Family of Freed Fairfield Slave Reunites in Blythewood

Green family members have spent the week preparing for the reunion activities. Folding hundreds of napkins for the various meals are Lottie Wilson, Mardie Walker, Josephine McRant, Bertha Breazeale, Mildred Blocker and Dorothy Clinton.

BLYTHEWOOD – “Harry Green was born a slave in lower Fairfield County between 1858 and 1860 according to U. S. Federal Census records,” recalled his great granddaughter Josephine McRant of Blythewood. “He labored as a farmhand and, at age 20, married Lucy, a cook on the plantation where he worked. Harry and Lucy produced 10 children and when he became a free man later in life, he apparently taught himself to read and was well thought of by everyone, including his descendants.”

This weekend, more than 160 of the descendants of Harry and Lucy and of Harry’s great nephew Jim and his wife Mary, will gather in Blythewood to honor their ancestors.

“It will be the first time in 30 years that our extended family has reunited,” said McRant who is also chairperson of the reunion. “Each of us descended from either Harry’s family or Jim’s family. And while some of us have moved away over the years, we are all still very close and keep in touch, and we are so looking forward to this reunion. It’s how we honor our lineage.” She lamented that it’s difficult to find information from the 1800s, especially for slaves for whom there weren’t a lot of records kept. “But it has been a joy, chairing the reunion,” said McRant who has been at the task for more than a year. She said it has been not only a labor of love, but also a learning experience.

“The area of Fairfield County where my great grandfather was born was later annexed into Richland County and is now part of Blythewood. He and his family were faithful members of Bethel Baptist Church,” McRant said, “and Harry died at age 60.” She said he left a legacy of hard work and devout faith.

James ‘Jim’ Green was born in 1875 in Blythewood as a free man. He married Mary Turnipseed and they had seven children. He died in 1983, well over the age of 100. Both Jim and his great uncle, Harry, are buried in the Bethel Baptist Church cemetery. Blythewood families who have descended from Harry and Jim include the Ables, Alstons, Barbers, Beltons, Canzaters, Greens, Palmers, Wilsons and more. A proclamation was read by Blythewood Mayor J. Michael Ross at Monday night’s Town Council meeting declaring ‘the affirmation of the importance and commitment to family and ancestors who paved the way for their descendants.’ That proclamation recognized that the unions of Harry and Lucy Green and Jim and Mary Green produced entrepreneurs, teachers, medical professionals, administrators, carpenters and other productive citizens who, for more than a century and a half, have contributed to the political and financial growth and development of Blythewood, noting that the Green family is one of the largest in the community.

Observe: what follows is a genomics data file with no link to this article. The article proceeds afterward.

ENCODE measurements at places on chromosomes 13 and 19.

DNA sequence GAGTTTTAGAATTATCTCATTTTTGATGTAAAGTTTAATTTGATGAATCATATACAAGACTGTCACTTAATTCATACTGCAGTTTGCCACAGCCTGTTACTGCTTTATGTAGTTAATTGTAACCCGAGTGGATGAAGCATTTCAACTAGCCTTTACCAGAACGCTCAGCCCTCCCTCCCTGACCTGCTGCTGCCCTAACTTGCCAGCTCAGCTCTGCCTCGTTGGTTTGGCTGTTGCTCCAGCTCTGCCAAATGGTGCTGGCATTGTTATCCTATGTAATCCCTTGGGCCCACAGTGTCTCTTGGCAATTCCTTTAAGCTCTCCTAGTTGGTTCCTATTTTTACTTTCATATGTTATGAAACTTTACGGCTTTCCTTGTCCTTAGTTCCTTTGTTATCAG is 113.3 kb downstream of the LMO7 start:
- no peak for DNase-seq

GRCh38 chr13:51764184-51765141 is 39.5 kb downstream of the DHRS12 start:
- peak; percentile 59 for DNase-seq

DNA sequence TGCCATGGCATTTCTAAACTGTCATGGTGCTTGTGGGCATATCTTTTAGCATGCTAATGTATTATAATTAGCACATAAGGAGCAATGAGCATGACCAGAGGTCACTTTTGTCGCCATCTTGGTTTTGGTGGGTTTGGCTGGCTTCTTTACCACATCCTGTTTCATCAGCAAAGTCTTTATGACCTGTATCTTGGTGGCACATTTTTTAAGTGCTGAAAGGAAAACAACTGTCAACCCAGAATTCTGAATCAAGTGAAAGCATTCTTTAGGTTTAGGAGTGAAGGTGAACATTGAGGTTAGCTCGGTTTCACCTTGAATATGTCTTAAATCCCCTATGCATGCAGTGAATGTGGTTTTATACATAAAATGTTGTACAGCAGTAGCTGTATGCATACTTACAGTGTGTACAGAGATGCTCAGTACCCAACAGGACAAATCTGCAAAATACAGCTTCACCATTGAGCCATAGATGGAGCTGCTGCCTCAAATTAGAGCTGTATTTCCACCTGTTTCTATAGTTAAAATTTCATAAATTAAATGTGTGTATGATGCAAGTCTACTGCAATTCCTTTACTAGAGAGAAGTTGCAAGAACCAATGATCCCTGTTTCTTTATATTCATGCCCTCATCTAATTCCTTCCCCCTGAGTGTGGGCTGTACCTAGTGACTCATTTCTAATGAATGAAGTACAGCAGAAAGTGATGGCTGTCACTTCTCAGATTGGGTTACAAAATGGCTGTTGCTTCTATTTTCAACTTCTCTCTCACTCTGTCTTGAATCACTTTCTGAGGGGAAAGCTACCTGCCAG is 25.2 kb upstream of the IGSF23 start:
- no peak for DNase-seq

McRant said family members will converge on Blythewood this week from as far away as New York, Pennsylvania and Virginia.

“The hotels in town will be overflowing with Greens,” McRant said, laughing.

The three-day event will begin on Friday at 1 p.m. with registration and a fish fry at Purity Lodge in Ridgeway. On Saturday, the party will move to the Blythewood Recreation Center on Boney Road where there will be a banquet in the gymnasium at 4 p.m. That evening there will be a social with dancing and visiting in Columbia. Sunday the family will worship together at their ancestral church, Bethel Baptist Church in downtown Blythewood. Following services, they will meet in the fellowship hall for a last reception before departing, and they will gather once more around the grave of their ancestors and, with a special pride, read again the epitaph on Harry’s headstone: ‘Harry Green born into slavery. Died November 28, 1918 as a free man. Highly respected by both races. Was faithful unto death.’

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